Legislation that would limit the scope of regulation requiring municipal advisers to register with the Securities and Exchange Commission sailed through a congressional panel Wednesday.
The House Financial Services Committee unanimously approved the bill; it now heads to the House floor for a vote as early as next week. The measure responds to lawmakers' concerns that a proposed SEC rule is too broad and would sweep too many people under the “adviser” label.
The SEC rule would implement a part of the Dodd-Frank financial reform law designed to make the activities of municipal advisers more transparent by putting them under SEC oversight for the first time.
The bill defined as a municipal adviser anyone who is paid by a local or state government to advise them on financing roads, bridges, schools and other public projects.
The measure approved Wednesday exempts broker-dealers serving as underwriters or placement agents, accountants, attorneys, any elected or appointed members of a local governing board, and bankers providing depository services for governments.
“It clearly defines municipal adviser,” said Rep. Gwen Moore, D-Wis., who authored the bill along with Rep. Robert Dold, R-Ill. “This approach provides certainty for market participants.”
The key to getting enough of Ms. Moore's Democratic colleagues to support the bill is that it requires municipal advisers to adhere to a federal fiduciary duty when working with government clients in the $3.7-trillion muni market.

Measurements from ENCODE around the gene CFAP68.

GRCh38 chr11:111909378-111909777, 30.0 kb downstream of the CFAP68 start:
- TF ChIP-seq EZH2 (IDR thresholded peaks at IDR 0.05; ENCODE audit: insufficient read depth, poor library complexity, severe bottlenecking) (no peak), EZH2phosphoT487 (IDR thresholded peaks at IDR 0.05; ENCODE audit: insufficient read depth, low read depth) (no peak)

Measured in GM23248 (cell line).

“A federal fiduciary standard is essential in order to help protect issuers and remove any confusion about what standards apply to investment advisers,” said committee member Rep. Maxine Waters, D-Calif.
The top-ranking Democrat on the Financial Services Committee, Rep. Barney Frank, D-Mass., said that lawmakers on both sides of the aisle want municipal advisers to act in the best interests of taxpayers.
“This is not an ideologically divisive issue,” Mr. Frank said.
Worries over municipal financing have spiked in recent months. In June, Stockton, Calif., filed for bankruptcy protection, while Jefferson County, Ala., declared the biggest muni bankruptcy in history last year.
Financial Services Committee Chairman Spencer Bachus, R-Ala., agreed that tougher regulation of municipal advisers is necessary.
“If this had been in effect in Jefferson County years ago, we could have avoided a problem,” Mr. Bachus said. He charged that the government's financial advisers “pocketed the lucrative fees associated with the city sewer bond offering while ignoring the welfare of taxpayers.”
But the original SEC proposal overreached, according to Mr. Bachus, as well as Democratic and Republican colleagues. In an April congressional hearing, SEC Chairman Mary Schapiro agreed that the SEC went too far. It's not clear when the commission will propose a final regulation.
In the meantime, Mr. Dold's bill appears to be on its way to overwhelming House approval next week. It's not clear when or if the Senate will take up the legislation.
No matter what happens on the other side of the Capitol, the measure is designed in part to send a message to the SEC as it reworks the muni adviser regulation, according to Mr. Dold.
“I hope this is the clear signal that this is the congressional intent,” he said.